I was in college in 1959 when Fidel Castro and his military overthrew the dictator Batista. College students were excited by this young revolutionary. He came to Cambridge to speak to a large audience and I covered him for my college newspaper. We had high hopes in those days.
It wasn’t long before Castro decided to align himself with the Soviet Union. Thereafter there were frequent reports of trials, imprisonment, executions, including some of his fellow revolutionaries. Disillusionment set in quickly.
I was never a fan of any dictator, including Fidel. I heard that literacy was high, and that people had access to medical care. But there was no freedom. Neighbors spied on neighbors. Cuba under Fidel was a police state.
When I visited Cuba in 2013, I saw the economic mess he had made of the country.  By the time I got there, revolutionary fervor had dimmed almost to the vanishing point. There were revolutionary posters on the walls, but they seemed faded, antique. The revolutionaries were old men, the young seem eager to join the world.

 

The main impression I had was of deep and widespread poverty. From everyone I met, I got the feeling that ordinary Cubans are eager to break free of the stifling orthodoxy of Castroism. Even his brother Raul is. Raul’s daughter Mariela is a rebel against the regime. Although married with children, she has been a crusader for gay rights. Fidel imprisoned and isolated gays (read Reinaldo Arenas’ When Night Falls). Here and there were signs of entrepreneurship, restaurants in homes, bed and breakfast homes, restaurants pretending to be homes.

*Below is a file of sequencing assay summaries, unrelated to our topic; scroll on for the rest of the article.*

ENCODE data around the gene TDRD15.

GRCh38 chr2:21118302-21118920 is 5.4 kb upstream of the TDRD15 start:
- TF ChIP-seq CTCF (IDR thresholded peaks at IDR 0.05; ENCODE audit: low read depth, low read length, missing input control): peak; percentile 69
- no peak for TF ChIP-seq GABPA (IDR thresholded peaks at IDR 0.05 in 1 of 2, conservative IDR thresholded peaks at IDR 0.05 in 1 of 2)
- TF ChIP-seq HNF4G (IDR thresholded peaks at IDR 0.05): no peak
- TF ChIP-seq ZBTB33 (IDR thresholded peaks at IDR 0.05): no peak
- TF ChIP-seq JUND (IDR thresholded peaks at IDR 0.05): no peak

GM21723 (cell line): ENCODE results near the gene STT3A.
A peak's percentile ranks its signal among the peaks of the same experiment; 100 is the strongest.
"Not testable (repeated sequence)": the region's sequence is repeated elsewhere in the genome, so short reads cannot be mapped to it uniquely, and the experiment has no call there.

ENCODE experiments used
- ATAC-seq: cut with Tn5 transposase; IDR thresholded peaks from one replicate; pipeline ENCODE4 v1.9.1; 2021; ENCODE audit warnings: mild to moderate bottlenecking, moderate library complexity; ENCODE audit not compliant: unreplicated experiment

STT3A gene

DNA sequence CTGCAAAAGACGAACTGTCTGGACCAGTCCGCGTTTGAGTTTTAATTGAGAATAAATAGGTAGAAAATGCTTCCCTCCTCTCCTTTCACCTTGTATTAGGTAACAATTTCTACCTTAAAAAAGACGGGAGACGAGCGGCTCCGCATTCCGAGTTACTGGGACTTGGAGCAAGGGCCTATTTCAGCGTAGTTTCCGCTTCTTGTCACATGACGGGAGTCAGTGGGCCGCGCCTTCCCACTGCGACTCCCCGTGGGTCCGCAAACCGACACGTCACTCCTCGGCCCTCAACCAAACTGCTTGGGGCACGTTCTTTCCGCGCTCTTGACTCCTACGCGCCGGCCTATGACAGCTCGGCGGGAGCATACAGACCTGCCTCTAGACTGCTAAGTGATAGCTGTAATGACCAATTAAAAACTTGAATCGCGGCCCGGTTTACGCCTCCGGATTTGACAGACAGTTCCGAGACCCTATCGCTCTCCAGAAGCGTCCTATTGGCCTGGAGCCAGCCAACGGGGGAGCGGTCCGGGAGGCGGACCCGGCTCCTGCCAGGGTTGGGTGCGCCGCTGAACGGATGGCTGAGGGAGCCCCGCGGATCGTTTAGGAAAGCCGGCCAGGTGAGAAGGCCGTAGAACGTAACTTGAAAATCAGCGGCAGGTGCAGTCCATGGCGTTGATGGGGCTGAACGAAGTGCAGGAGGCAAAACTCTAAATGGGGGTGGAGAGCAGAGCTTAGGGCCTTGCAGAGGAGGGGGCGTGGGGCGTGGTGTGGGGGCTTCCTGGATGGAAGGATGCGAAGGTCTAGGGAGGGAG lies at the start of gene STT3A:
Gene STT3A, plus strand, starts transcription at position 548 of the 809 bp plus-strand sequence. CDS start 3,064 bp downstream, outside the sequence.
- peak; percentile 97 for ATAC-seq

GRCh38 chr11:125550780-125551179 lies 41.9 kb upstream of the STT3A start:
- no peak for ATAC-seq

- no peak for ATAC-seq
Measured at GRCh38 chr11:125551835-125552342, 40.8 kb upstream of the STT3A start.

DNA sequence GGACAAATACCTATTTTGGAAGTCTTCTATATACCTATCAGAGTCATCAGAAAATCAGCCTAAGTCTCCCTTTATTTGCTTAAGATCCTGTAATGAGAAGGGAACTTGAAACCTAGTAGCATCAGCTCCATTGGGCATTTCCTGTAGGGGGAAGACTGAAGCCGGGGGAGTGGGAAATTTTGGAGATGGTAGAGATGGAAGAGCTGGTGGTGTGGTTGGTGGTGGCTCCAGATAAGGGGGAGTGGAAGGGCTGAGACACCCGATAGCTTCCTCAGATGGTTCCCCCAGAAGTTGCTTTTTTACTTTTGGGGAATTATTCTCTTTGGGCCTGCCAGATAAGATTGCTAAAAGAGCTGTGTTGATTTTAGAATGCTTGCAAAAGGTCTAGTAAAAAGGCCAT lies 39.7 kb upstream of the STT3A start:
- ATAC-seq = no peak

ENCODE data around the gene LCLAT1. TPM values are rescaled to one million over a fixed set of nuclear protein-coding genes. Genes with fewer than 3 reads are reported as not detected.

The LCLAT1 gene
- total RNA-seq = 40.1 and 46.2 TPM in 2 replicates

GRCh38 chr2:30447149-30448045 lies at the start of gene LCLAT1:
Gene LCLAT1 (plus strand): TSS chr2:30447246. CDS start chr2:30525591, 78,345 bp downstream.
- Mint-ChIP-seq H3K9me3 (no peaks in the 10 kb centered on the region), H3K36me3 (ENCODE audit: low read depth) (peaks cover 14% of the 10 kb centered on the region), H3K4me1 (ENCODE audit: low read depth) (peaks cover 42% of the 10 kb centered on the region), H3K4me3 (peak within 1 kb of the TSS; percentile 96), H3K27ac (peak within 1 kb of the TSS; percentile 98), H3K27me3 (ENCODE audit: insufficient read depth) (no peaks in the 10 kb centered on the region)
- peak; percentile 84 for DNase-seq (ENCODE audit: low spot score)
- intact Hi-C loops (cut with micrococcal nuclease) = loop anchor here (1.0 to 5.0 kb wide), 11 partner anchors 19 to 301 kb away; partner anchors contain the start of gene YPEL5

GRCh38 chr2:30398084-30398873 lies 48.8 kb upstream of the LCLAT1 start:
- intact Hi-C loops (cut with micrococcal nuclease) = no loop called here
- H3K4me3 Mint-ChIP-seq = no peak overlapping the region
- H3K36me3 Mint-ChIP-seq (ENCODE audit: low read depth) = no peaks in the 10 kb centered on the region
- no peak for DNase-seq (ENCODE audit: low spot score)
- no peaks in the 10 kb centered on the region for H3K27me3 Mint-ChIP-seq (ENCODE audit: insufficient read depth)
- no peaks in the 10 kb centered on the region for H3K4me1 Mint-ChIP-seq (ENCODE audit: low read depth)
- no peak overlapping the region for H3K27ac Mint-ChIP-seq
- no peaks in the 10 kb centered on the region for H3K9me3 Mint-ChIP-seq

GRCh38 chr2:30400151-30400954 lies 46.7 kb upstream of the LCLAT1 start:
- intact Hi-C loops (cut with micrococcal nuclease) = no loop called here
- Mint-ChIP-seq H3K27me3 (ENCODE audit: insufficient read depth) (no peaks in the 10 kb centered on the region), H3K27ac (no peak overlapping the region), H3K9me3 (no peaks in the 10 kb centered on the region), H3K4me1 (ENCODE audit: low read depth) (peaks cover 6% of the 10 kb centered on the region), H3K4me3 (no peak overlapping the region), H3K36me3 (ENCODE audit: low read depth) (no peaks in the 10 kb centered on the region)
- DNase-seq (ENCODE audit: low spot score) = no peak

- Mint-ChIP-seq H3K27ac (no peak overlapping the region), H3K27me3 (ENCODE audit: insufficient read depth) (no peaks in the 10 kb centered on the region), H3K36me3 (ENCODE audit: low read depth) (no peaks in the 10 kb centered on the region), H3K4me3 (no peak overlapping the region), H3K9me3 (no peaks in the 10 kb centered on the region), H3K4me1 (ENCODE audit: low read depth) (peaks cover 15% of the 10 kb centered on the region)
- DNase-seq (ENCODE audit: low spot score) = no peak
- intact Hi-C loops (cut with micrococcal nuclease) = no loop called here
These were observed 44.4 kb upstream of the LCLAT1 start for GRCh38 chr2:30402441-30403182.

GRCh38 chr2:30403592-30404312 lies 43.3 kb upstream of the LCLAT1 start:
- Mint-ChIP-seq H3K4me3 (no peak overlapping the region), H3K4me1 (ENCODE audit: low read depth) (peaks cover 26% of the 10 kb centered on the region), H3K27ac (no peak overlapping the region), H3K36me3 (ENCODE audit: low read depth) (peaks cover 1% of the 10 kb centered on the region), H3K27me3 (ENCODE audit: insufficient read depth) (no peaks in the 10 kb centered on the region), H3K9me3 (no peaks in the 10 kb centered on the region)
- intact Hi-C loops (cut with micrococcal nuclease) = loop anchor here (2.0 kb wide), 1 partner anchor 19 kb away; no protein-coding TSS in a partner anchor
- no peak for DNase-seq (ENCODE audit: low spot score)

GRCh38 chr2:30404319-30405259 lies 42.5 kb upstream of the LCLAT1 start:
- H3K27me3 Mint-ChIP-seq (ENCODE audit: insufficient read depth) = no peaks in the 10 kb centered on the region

It struck me that the best way to free Cuba is to lift the embargo, permit normal tourism, and encourage economic development. That’s the process that President Obama started. JetBlue now offers daily flights to Havana. There will be other airlines flying there.
When I went to Cuba, my group of four flew on an American Airlines charter flight from Miami. It was a 45-minute trip. Most of those on the flight were Cubans returning home for a visit, carrying appliances.
It is a beautiful and unspoiled country. I urge everyone to visit.
Maybe Castro’s death will encourage greater liberalization of ties between our countries. I hope that Trump doesn’t re-impose the embargo to please the voting bloc of aging Cubans in Florida. The best way to create Cuba Libre is to establish full relations.